KernelAbstractions.jl is a package that allows you to write GPU-like kernels that target different execution backends. It is intended to be a minimal, and performant library that explores ways to best write heterogenous code.
KernelAbstraction.jl is focused on performance portability, it is GPU-biased and therefore the kernel language has several constructs that are necessary for good performance on the GPU, but may hurt performance on the CPU.
Kernel functions have to be marked with the
@kernel. Inside the
@kernel macro you can use the kernel language. As an example the
mul2 kernel below will multiply each element of the array
2. It uses the
@index macro to obtain the global linear index of the current workitem.
@kernel function mul2(A) I = @index(Global) A[I] = 2 * A[I] end
You can construct a kernel for a specific backend by calling the kernel function with the first argument being the device kind, the second argument being the size of the workgroup and the third argument being a static
ndrange. The second and third argument are optional. After instantiating the kernel you can launch it by calling the kernel object with the right arguments and some keyword arguments that configure the specific launch. The example below creates a kernel with a static workgroup size of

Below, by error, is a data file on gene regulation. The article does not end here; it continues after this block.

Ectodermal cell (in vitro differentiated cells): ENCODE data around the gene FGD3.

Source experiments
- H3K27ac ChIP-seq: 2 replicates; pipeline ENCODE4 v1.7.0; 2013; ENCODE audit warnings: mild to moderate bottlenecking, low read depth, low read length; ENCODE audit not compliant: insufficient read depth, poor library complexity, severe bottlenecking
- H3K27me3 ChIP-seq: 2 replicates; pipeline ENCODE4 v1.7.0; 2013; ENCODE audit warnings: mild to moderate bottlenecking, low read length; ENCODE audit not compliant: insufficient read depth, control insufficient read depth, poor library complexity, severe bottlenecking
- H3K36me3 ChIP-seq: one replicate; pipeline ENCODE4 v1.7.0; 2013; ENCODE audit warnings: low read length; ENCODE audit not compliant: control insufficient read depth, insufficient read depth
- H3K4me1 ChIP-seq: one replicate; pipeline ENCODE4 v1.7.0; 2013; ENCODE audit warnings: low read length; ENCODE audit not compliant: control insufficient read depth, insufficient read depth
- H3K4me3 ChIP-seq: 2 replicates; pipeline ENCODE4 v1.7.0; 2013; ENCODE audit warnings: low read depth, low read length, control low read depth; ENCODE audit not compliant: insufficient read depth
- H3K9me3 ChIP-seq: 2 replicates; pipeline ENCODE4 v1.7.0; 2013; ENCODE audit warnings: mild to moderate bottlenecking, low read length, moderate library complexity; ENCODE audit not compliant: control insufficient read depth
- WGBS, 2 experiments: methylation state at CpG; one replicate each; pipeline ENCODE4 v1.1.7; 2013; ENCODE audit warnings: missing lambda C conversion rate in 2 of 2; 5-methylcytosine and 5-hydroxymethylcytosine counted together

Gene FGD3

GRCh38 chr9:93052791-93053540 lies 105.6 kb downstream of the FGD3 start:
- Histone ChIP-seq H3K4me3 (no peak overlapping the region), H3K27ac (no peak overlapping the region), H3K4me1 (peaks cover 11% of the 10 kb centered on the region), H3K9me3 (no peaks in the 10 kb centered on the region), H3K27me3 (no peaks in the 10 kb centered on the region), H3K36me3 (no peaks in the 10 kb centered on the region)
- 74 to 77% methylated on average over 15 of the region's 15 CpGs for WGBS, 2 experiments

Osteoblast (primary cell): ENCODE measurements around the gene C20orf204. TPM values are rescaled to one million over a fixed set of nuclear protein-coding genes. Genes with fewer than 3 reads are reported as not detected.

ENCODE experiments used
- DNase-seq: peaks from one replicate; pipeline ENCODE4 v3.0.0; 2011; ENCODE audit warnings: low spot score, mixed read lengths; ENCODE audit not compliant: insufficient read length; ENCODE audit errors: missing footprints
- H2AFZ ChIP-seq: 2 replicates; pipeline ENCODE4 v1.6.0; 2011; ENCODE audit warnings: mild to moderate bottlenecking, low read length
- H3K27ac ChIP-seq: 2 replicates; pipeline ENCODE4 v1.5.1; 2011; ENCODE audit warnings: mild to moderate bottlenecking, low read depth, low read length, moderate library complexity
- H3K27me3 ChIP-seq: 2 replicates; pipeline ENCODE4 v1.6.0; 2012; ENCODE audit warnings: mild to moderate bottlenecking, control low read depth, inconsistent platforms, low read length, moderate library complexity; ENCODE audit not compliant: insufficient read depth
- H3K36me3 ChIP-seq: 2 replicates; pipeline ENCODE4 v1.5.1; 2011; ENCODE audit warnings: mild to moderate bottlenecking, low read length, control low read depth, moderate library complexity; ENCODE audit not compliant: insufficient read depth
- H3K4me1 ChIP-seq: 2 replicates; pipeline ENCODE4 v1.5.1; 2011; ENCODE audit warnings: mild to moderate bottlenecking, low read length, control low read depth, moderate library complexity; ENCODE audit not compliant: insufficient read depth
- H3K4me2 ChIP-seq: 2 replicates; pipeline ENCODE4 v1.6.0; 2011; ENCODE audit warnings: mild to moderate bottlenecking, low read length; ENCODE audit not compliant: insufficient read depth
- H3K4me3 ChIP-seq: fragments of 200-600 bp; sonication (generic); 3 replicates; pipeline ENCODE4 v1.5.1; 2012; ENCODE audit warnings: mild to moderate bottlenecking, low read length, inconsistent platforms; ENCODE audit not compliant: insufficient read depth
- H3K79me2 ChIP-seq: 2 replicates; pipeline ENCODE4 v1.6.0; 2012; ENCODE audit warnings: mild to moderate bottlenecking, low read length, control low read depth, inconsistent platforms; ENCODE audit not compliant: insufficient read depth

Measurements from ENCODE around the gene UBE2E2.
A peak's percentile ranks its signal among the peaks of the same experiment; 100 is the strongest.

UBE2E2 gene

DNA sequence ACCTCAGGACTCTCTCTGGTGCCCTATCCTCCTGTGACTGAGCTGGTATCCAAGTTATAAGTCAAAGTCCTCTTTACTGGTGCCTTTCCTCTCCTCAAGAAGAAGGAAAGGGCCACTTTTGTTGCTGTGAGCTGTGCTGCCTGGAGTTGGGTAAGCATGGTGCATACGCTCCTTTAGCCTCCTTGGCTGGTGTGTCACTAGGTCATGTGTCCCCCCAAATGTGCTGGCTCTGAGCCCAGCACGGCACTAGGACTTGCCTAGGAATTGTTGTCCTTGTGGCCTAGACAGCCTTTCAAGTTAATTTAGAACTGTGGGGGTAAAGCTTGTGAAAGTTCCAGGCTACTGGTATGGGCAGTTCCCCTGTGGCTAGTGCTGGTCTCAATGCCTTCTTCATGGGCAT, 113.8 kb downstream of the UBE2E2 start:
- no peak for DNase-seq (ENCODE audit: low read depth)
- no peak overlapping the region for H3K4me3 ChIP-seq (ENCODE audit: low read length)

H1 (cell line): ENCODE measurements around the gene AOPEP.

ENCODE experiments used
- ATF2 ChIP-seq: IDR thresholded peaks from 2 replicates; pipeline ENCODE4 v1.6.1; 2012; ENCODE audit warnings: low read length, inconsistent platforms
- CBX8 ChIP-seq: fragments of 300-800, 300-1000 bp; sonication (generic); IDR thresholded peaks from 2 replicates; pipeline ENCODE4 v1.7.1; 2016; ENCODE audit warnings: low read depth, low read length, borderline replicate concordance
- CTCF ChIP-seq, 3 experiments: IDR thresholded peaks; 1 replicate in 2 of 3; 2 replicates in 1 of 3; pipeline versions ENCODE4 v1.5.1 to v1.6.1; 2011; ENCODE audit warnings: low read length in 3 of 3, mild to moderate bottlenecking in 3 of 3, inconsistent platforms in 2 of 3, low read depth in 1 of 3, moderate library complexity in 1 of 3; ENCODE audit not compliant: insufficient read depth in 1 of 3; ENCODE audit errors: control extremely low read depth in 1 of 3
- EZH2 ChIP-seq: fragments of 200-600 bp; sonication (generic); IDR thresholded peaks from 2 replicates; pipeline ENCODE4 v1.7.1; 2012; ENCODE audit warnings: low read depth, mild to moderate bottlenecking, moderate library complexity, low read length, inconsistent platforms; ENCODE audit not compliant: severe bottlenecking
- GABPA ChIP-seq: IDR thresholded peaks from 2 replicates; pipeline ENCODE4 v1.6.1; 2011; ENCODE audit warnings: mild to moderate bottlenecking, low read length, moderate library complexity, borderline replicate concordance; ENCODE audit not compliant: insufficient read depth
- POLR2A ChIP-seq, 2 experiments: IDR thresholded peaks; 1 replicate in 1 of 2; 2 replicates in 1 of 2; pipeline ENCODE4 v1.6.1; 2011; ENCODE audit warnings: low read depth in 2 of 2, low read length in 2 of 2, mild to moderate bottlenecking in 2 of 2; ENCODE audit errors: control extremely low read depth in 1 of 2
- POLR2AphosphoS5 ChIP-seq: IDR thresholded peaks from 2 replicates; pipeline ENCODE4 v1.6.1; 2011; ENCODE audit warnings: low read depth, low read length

16 and a dynamic
ndrange. Since the
ndrange is dynamic it has to be provided for the launch as a keyword argument.
A = ones(1024, 1024) kernel = mul2(CPU(), 16) event = kernel(A, ndrange=size(A)) wait(event) all(A .== 2.0)
All kernel launches are asynchronous, each kernel produces an event token that has to be waited upon, before reading or writing memory that was passed as an argument to the kernel. See dependencies for a full explanation.
- Functions inside kernels are forcefully inlined, except when marked with
- Floating-point multiplication, addition, subtraction are marked contractable.
- The kernels are automatically bounds-checked against either the dynamic or statically provided
- Functions like
Base.sinare mapped to
@scratchhas been renamed to
@private, and the semantics have changed. Instead of denoting how many dimensions are implicit on the GPU, you only ever provide the explicit number of dimensions that you require. The implicit CPU dimensions are appended.